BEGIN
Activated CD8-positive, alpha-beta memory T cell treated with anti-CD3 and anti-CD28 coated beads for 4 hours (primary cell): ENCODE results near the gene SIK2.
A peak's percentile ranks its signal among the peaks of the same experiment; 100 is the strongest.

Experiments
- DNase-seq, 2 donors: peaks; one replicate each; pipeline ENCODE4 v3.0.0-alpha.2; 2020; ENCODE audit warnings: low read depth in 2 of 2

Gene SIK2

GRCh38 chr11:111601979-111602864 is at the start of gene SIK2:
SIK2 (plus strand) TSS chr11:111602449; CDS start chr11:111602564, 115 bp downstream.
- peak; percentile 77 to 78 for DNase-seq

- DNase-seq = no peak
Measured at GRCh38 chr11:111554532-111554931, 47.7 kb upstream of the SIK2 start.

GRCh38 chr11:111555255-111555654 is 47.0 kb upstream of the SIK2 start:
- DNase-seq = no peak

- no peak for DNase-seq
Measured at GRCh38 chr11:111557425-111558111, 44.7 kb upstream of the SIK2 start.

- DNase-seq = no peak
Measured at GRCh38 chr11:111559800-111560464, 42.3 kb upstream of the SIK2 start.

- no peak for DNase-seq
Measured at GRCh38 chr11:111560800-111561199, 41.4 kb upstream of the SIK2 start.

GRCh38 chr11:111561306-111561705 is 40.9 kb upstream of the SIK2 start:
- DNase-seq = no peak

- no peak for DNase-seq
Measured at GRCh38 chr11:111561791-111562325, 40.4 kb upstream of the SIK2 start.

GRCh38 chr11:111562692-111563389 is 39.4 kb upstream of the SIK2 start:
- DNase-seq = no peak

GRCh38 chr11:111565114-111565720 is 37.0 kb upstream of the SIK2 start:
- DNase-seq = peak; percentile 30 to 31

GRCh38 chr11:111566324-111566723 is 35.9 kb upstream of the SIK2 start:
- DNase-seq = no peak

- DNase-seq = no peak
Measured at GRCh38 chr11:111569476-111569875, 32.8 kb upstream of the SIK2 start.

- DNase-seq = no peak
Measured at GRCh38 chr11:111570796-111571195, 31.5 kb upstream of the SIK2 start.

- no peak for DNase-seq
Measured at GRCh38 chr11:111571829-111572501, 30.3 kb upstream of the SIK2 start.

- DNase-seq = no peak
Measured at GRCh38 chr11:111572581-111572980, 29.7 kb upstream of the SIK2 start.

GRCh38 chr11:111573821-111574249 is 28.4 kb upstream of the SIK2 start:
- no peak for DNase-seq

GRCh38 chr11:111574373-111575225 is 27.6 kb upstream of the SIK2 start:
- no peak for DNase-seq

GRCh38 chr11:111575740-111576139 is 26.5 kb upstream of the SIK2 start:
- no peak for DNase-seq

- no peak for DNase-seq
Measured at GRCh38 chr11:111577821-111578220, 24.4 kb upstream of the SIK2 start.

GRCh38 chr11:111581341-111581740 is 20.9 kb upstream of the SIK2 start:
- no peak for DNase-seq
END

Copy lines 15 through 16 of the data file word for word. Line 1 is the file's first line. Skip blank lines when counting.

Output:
- DNase-seq = no peak
Measured at GRCh38 chr11:111559800-111560464, 42.3 kb upstream of the SIK2 start.